Thursday, October 15, 2015

Green over pink

More than one million women every year receive the dreaded diagnosis of breast cancer, making it the most common type of cancer among American women. More than 460,000 die from it every year making it one of the leading causes of death. Among others, I’ve known three different young women to receive the terrible news that they had breast cancer – sadly one of them lost her battle after fighting for more than 3 years.

There are no words to adequately express how terrible this disease is.

But are pink ribbons really the answer?

While nothing in life is ever a guaranteed, the medical literature suggests that there is a link between diet and this type of cancer, and it seems that at least sharing some of this information - so that every person can make an informed and educated decision -is a worthwhile pursuit.

By now, I hope this isn’t coming as a surprise, but a strict whole food, plant-based diet is considered to be the most beneficial form of eating to reduce ones risk, and may potentially prevent the disease altogether.

Look, I can go on with tons of data and research from different papers. For instance, I can talk about a paper that followed 4,000 women with breast cancer for seven years who found a strong link between saturated fat and mortality. One paper found that just 2 weeks of plant-based eating and exercise can slow tumor growth rates (in vitro) by 20%. I can cite a meta analysis of 12 papers that claims for every 10 grams of fiber consumed, the risk is reduce by 7%. But in all honesty, does it matter?

The truth is, sometimes eating healthy and exercising isn’t enough. And I know a lot of us our guilty of pretending otherwise. Even this blog tends to act as if just going vegan, or whole-food plant based is the answer every time.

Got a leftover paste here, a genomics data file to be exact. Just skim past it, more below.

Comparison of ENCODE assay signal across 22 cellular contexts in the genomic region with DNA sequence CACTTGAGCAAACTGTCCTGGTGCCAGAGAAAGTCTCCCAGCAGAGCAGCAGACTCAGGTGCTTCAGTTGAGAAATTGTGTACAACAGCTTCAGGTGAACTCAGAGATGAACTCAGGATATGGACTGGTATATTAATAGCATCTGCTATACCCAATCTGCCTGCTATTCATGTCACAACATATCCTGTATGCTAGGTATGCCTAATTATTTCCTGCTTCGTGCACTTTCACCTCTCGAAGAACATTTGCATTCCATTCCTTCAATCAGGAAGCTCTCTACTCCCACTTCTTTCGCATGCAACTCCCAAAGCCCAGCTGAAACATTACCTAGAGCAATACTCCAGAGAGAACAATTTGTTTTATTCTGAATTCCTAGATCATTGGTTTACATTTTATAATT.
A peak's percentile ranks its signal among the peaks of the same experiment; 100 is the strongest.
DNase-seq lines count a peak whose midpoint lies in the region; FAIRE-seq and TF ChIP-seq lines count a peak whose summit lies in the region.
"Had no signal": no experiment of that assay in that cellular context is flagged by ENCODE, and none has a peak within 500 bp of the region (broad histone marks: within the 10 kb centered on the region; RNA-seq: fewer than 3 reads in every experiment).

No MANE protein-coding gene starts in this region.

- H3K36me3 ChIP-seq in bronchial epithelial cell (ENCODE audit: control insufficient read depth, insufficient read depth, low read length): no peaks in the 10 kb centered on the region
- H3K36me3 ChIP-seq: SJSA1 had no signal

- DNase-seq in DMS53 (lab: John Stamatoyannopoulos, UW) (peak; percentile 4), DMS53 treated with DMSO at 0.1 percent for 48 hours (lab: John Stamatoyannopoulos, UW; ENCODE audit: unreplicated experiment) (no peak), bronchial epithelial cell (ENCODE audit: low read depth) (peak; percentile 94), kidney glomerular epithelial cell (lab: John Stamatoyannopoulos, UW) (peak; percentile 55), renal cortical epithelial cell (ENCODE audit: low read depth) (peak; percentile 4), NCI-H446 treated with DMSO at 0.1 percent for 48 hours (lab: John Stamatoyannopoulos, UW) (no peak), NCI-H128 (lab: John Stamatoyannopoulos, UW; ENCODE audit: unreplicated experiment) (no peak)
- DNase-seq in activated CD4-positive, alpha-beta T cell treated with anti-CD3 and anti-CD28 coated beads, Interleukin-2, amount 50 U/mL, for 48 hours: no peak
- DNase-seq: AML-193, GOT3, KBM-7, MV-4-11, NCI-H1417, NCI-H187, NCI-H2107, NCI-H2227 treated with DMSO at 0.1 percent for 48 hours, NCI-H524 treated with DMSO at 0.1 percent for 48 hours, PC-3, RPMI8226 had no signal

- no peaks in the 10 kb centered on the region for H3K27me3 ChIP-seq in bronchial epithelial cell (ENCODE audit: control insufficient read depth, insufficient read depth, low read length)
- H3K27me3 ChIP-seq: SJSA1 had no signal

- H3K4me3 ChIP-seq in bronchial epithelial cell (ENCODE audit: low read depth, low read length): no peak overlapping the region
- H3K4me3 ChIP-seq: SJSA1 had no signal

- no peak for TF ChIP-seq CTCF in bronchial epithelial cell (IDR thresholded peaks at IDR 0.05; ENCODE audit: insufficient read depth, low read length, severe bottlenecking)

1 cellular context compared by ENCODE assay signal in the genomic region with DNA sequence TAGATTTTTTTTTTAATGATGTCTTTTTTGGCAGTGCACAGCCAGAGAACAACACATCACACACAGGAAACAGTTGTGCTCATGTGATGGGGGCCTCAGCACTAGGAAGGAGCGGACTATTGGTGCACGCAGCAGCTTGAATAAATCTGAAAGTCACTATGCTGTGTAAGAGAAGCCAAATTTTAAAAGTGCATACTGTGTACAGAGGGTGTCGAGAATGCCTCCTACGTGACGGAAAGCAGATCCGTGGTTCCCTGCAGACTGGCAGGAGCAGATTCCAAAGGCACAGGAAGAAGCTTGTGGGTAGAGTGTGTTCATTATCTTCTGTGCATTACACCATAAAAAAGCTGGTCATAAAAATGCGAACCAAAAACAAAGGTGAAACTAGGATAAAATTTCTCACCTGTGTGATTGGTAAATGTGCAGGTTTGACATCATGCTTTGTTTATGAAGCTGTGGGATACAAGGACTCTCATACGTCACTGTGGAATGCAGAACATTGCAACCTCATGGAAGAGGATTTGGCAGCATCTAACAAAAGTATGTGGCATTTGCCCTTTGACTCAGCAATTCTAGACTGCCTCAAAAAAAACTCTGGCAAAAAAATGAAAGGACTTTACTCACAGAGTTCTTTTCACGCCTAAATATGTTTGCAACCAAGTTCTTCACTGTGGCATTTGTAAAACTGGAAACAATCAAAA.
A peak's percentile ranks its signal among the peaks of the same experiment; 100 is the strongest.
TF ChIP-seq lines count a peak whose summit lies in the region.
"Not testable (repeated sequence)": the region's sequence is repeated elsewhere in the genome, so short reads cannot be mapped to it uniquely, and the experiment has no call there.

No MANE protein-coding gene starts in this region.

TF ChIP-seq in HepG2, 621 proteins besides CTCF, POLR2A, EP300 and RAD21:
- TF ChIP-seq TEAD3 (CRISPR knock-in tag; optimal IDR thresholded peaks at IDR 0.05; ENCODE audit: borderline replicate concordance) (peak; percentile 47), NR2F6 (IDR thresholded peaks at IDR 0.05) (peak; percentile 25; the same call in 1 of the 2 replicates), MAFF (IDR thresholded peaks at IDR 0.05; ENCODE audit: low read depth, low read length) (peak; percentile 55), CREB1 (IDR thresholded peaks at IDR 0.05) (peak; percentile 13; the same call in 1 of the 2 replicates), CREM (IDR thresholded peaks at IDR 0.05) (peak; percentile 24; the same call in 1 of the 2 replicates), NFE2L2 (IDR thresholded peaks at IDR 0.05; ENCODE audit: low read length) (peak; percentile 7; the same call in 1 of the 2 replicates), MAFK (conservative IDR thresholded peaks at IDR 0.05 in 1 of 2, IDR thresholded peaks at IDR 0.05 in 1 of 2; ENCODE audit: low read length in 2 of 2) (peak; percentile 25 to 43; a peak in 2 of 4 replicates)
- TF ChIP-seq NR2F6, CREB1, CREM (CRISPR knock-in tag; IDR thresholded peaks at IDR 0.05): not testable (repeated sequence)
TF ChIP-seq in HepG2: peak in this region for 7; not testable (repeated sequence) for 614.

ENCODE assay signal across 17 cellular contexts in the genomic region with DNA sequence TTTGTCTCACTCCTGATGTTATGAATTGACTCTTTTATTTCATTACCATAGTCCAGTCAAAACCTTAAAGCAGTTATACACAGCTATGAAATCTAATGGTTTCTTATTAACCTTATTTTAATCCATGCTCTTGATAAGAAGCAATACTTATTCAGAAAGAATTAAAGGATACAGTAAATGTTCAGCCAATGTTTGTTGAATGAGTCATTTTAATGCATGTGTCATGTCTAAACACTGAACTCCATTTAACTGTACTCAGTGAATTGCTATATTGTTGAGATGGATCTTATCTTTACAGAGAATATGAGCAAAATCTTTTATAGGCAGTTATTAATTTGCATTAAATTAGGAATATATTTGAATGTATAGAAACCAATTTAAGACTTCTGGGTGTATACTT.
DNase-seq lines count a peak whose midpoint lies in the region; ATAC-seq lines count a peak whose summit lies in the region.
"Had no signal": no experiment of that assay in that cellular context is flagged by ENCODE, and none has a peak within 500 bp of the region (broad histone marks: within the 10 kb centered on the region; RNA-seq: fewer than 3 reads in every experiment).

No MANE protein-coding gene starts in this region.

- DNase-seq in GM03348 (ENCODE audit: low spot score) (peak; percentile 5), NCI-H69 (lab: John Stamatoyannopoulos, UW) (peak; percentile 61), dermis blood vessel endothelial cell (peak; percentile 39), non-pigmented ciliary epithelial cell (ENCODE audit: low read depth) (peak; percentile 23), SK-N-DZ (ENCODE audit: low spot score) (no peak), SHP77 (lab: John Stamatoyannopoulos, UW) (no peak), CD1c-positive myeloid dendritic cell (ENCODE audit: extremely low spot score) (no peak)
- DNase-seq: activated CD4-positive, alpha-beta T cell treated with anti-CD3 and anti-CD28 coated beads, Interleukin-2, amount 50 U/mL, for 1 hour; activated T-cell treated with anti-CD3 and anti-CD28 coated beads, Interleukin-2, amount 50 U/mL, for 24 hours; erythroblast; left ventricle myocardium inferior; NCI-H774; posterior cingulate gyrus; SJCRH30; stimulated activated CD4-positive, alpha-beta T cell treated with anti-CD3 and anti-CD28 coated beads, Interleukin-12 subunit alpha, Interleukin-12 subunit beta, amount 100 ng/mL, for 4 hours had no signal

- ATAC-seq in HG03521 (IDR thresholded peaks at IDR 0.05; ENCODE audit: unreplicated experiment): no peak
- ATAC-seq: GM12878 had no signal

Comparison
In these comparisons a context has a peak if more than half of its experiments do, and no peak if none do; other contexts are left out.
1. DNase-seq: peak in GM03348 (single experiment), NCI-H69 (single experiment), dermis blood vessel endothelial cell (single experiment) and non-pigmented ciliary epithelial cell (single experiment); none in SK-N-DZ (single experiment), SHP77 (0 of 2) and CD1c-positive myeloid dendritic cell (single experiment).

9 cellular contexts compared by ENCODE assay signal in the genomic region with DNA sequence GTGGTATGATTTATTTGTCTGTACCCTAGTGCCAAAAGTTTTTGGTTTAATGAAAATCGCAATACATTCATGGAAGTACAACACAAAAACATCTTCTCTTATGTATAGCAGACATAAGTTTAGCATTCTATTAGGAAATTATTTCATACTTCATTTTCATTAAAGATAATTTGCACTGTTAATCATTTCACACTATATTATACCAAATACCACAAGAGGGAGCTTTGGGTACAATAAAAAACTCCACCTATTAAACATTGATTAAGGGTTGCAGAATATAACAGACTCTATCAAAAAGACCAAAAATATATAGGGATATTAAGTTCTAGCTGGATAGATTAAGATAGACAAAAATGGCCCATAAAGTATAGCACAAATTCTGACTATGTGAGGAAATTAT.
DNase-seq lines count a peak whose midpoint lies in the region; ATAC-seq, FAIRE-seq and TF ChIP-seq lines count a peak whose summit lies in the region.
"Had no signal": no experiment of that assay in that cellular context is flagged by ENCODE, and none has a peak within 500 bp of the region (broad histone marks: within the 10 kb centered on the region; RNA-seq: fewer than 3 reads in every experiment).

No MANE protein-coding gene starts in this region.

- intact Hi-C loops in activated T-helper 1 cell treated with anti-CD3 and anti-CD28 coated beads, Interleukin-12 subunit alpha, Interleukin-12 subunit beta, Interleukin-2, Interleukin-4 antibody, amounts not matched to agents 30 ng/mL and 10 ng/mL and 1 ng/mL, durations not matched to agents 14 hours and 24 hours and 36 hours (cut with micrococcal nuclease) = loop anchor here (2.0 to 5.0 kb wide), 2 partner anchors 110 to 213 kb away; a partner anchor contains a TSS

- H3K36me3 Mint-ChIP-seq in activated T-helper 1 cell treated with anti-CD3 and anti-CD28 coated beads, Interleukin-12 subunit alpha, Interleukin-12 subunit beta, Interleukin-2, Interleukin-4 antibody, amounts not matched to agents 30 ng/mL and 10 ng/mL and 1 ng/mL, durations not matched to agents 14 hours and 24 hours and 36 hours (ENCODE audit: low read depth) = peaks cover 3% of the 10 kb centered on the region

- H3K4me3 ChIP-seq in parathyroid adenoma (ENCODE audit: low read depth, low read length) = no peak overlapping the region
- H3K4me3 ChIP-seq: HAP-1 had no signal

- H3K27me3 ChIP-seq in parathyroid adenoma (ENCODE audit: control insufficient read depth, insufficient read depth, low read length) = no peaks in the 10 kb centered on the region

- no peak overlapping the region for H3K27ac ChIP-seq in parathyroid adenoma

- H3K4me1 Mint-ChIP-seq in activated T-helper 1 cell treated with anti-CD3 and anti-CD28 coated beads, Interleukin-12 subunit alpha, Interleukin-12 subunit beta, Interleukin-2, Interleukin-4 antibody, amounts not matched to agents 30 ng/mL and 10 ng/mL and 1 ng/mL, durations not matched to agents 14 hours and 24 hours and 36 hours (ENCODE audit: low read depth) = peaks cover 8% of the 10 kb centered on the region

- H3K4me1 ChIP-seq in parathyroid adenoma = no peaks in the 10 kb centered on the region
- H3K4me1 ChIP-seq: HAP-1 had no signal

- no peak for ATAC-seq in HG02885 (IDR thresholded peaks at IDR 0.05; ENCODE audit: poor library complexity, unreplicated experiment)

And sometimes it is. Far too many people, not just women, eat terrible diets that harm our bodies every single day and ultimately impact our health. But others, to no faults of their own, still end up with the disease.

My good friend who recently passed away was like that. She was vegan for as long as I knew her, at least 8 years. Yet we all watched, horrified, as the disease returned time and again. 

It’s hard to reconcile something like this, my friend was young, charismatic, and beautiful. She exercised and ate well, and yet, that wasn’t enough.

I’ve read far too many pieces about the face of this disease, but for me, the only face this disease has is the face of my friends. The fear I’ve seen in their eyes and the fear that was in my own.

But the face of this disease is two fold because it can also be surprisingly beautiful. I chose to remember my friend as the vibrant, smiling person she was when we met. I chose to remember the fun and the laughs we shared together. But even as the cancer and the chemo wore on her body, the strength and courage she demonstrated is one of the most beautiful memories I have of her. When we all realized that her struggle was coming towards a close, the outpouring of support and love for her was truly overwhelming.

Maybe diet can’t change the world, it didn’t for my friend. But that also doesn’t mean that we should just give up and accept our fates. I wouldn’t be doing justice to my friend or her legacy. I wouldn’t be doing justice to my other friends who are struggling with this disease either. 

I don’t believe in pink ribbons.

I believe in living your life. I believe in laughing and crying together. I also believe in eating your broccoli.

As some may have noticed, I took a month off from posting as I need some time to find the motivation to continue writing this blog. Many of my posts, particularly the research heavy ones, are very time consuming. And while research and writing this post, I’ve decided that if the news I share can help a single person, than that this is a worthy pursuit. My friend spent her time on this earth helping others. I hope to do the same. 

In loving memory. SLN 1981-2015 


Gonzalez, Barnard, et. all., “Effects of a low-fat, high-fiber diet and exercise program on breast cancer risk factors in vivo and tumor cell growth and apoptosis in vitro,” Nutrition and Cancer 55(1) 2006.

Cade, J.E. “Dietary fiber and risk of breast cancer in the UK women’s cohort study.” International Journal of Epidemiology 36 (2): 2007.

Newcomb, Beasley J., e.t all., “Post-diagnosis dietary factors and survival after invasive breast cancer,” Breast Cancer Research Treatment 2011.

Aune, D., et. all., “Dietary fiber and breast cancer risk: A systematic review and meta-analysis of prospective studies,” Oncology 23(6) 2012.

As always the information presented in this blog is for educational purposes only. It should not be considered as specific medical, nutritional, lifestyle, or other health-related advice.